Inevitably, every RA has a topic that they struggle with in regards to programming. Whether talking about Safe Sex, Suicide, or any other range of topics, each RA faces this challenge at least once in their careers. In trying to solve these problems, many RAs try to find a simple solution. The fact, however, is this: There is no straightforward answer. However, many RAs have found success in following these guidelines for difficult programming topics.
Know your Residents – Regardless of the work you’ve done, if your residents aren’t interested in what you offer, your program will be substantially more difficult to create and implement. To solve this, it is best to understand what your residents like or dislike. Are they residents who enjoy a dialogue on a topic? Or do they prefer to hear experts discuss something? In any event, knowing your residents needs in general will help you immediately decide what will and won’t work for your program. Beyond this, don’t be afraid to start the discussion before you actually hold the program. If you know how your residents feel about a topic, you may also realize what will and won’t work in presenting the topic.
Know what’s worked in the past – Regardless of your major, it behooves you to be a student of history in programming for tough topics. Do you have more experienced RAs on your staff? Ask them what they’ve done in the past. Don’t be afraid to go one step farther and ask graduate and professional staff as well. Inevitably, you’ll find someone that can tell you about a program that they (or past RAs) had done in the topic. Through this, you may receive an idea of how to address the topic, and perhaps how to tailor it for your residents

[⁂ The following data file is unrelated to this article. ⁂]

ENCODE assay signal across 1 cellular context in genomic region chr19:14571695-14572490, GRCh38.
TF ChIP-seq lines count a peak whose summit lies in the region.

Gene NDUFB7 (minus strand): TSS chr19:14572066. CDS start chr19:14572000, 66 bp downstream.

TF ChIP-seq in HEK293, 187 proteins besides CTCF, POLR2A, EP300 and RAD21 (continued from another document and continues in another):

Know the experts – For every topic in the book, there are people who know lots on your program idea, both on and off campus. Reach out to them! In a lot of cases, they can provide you with information on the topic directly. If they can’t do this, they’ll probably be able to direct you to another individual for help. Beyond giving you information, some experts may be willing to help you develop a program, which is always a huge plus.
Know how to frame the topic – In a lot of cases, using the term ‘program’ can have a negative connotation. For some residents it implies boredom, regardless of what the topic. To alleviate this stigma, it’s best to present the topic in a positive way. If you’re having a discussion on a special topic, present it as a town hall lecture as opposed to a presentation. In addition, be outgoing in getting residents to attend. As an undergraduate, I remember one RA dragging residents out of their rooms to attend a program five minutes before. While this may not be the best choice for every program, the point is clear: Market your program carefully.
Many RAs worth their weight in gold will tell you that programming is difficult, period. For the more difficult topics, programming is even tougher. However, it is not impossible. With an idea of what you want to say and how to say it, you can turn a difficult topic into a successful activity for everyone.
Submitted by Dennis McIver, Community Development Assistant, University of Maryland, Baltimore County